A little confusion here at the Marquee Lounge, Ladies and Gentlemen. Drum roll. Whoops. That was a false start. "Remember, the band is going to play two numbers before the dancers come up," a man tells emcee Ed Walker. "Okay, it's on, it's on," a girl screams, referring to the P.A. system. Another drum roll.
"Hello everybody and welcome to the Marquee Lounge," announces Walker, filling the newly re-Deco-rated, green-and-beige room with the sonorous sounds of disc jockey chatter. "We had to fumigate the place after Mark Russell left. (Rim shot on the drums.) This is a great night for the people of the Shoreham Hotel . . .
It's 9:11 Wednesday night. Do you know where your children are? Very few of them are at the Marquee Lounge, where live big band music is returning to Washington, attracting many members of the ballroom set.
This looks like the real '30s thing, right down to the cigarette girl with red feather boa and black mesh stockings. She's on loan from Eastern Onion, the singing telegram people. On the tables, in coordinated green and beige no less, music request pads . . . ("Hey. 'Christopher Columbus.' You don't know that? 'Mood Indigo?' ") Outside, two spotlights are painting illuminated arcs across the sky, as if to say, something is happening here but you don't know what it is . . . Do you? To the right of the hotel's entrance sits a beige 1929 Packard, and to the left, a black 1923 Lincoln. "The kind of cars the gangsters used to use," the doorman says, "back in the old days."
Inside, Ed Winiker and his 11-piece band are wailing through "Take the A Train," with a pair of hot cha-cha dancers tap-toeing past the tables. And just to the left of the bandstand is the guest of honor, Sammy Kaye--as in Swing and Sway--sipping a glass of water.
"This is a great place," he says. "Reminds me of the room at the Roosevelt. Lombardo was playing there when I was at the Commodore. Glenn Miller was at the Pennsylvania. Benny Goodman was at the Paramount. Dorsey was at the Strand. I played the Commodore for two straight years. Geeez, I don't ever want to get into that hotel scene again. Murder, murder. One nighters are okay, though. On May 1, we'll fly out to Chicago to play a birthday party. Some guy who's 80 years old. Must be a fan of mine.
"I work as little as I can," Kaye says.
"Sammy, don't say that," says Marie Garbarine, his secretary for many years.
"Garbarine the Great," says Kaye. "Marie, I think I'll wet my whistle just a little before I go up."
"No, Sammy, no."
At 72, he is balding but still blond, blue-eyed, sporting a pinky ring and a paisley pocket square in the breast pocket of his tuxedo jacket.
"Cigars, cigarettes," says the cigarette girl. "Can I give you a light for that, sir?"
"Yes, thank you," says Kaye. And then: "Geeez, I gotta stop smoking."
"Let's all get up and dance to the great sounds of 'Moonlight Serenade,' " says Ed Walker.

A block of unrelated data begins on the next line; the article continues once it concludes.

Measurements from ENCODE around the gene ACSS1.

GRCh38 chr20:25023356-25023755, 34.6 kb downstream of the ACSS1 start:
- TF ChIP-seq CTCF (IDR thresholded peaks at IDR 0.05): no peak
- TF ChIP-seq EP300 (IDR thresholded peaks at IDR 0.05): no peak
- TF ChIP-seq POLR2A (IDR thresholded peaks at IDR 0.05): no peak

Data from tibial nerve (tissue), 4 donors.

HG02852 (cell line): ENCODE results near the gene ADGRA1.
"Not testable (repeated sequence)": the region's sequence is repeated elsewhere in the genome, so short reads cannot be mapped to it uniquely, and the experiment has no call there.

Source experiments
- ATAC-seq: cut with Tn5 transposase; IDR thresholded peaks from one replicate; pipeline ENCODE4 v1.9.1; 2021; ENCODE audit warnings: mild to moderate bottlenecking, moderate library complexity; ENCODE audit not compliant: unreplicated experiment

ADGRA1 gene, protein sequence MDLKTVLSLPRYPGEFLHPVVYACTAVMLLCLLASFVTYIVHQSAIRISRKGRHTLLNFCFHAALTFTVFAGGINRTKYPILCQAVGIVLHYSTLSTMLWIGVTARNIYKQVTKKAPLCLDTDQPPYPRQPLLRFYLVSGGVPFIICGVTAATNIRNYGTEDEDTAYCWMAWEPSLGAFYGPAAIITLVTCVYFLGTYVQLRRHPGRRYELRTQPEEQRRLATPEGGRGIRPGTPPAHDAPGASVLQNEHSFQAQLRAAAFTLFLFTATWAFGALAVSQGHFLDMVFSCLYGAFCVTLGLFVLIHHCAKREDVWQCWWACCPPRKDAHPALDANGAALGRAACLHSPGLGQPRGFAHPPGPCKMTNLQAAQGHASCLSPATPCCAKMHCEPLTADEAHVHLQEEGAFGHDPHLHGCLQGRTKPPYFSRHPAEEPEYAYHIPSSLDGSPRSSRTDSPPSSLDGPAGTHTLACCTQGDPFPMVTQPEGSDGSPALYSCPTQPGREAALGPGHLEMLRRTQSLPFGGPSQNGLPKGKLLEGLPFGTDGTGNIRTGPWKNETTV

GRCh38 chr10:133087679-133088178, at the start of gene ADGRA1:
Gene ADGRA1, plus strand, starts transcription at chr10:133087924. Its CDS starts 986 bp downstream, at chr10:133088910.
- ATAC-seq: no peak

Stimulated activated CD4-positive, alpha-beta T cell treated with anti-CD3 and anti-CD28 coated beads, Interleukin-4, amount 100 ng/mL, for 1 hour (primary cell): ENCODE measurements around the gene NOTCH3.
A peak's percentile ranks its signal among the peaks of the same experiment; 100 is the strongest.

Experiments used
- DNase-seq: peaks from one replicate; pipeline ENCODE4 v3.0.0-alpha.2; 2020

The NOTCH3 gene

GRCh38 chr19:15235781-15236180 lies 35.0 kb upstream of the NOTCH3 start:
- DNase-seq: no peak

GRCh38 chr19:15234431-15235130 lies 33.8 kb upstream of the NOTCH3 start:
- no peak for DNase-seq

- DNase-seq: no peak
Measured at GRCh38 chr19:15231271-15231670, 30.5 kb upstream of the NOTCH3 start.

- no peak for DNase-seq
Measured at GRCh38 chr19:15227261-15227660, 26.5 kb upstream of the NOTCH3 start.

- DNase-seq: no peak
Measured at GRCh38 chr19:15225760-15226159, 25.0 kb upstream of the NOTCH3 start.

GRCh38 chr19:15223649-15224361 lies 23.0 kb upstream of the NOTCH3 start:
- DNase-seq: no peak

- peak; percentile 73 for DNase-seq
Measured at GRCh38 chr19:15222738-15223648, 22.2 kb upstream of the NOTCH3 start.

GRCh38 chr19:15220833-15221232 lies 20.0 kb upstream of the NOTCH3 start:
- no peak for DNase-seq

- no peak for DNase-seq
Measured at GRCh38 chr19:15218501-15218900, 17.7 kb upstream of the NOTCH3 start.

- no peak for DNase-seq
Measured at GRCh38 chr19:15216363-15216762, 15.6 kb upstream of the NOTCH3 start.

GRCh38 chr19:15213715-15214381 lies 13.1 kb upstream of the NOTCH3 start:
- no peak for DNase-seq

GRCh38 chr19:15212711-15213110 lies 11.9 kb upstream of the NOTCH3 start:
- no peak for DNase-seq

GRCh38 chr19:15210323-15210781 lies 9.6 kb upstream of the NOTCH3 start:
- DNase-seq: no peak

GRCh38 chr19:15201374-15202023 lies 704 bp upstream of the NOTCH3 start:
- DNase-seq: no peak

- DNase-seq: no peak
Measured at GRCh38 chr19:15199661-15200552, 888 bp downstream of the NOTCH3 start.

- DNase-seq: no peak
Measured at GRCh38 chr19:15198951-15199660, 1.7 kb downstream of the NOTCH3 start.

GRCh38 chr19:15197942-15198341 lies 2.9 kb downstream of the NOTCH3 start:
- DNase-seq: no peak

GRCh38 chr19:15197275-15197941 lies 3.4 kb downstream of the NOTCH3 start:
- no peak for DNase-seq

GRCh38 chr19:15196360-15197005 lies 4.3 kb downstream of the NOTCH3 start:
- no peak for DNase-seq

An elderly gentleman in a gray suit approaches Kaye: "I just wanted to shake your hand; I've danced to your music for a long time." Another man comes up, a management type. "I'll point him out," he says to Kaye, of a VIP. "He'll be just this side of that potted plant." A photographer advances to snap a picture of Kaye with Jhoon Rhee, the karate kingpin.
It's 10:10 now, and the mayor is 10 minutes late. "Hey, they've been playing a long time," Kaye says to the hotel manager. "Let the band take five." A beat. "I feel like I'm running the goddamn place. Waitress, I'll take a Scotch on the rocks."
"No, Sammy, no," says Garbarine the Great.
"You know," he says, "the guts I used to have. I can't believe it. We'd play a 6,000-seat theater in Manhattan, and I'd get up with a pin spot on my face and read a poem:
"Make new friends but keep the old
"These are silver, these are gold . . .
"Jeezus, New York City. I mean, maybe you can get away with that in Wichita. Or maybe Cleveland. That's where my family's from. Emigrated from Czechoslovakia. The name's Zarnocay. It's tough to say Sammy Zarnocay."
The mayor arrives 25 minutes late. "Secretary, where are those batons," Kaye asks Garbarine the Great, referring to the autographed mementos he's been handing out for almost 40 years--$75,000 worth of them--to people who are called out of the audience to lead the band.
"Mayor, have you ever been in a band?"
"In high school, for about five minutes."
"What'd you play?"
"Trumpet and drums."
"At the same time? Keep the baton, so you can conduct business in your office."
"Thank you, Sammy. You know, I've always encouraged the opening of lounges in hotels, not only as places to come together, but also as sources of jobs. Now, I'm not looking for a job. I already have one. And I'm trying very hard to keep it. We have an election going on here."
And with that, Marion Barry waves his baton in thin air and leads the Ed Winiker Orchestra through "When the Saints Go Marchin' In."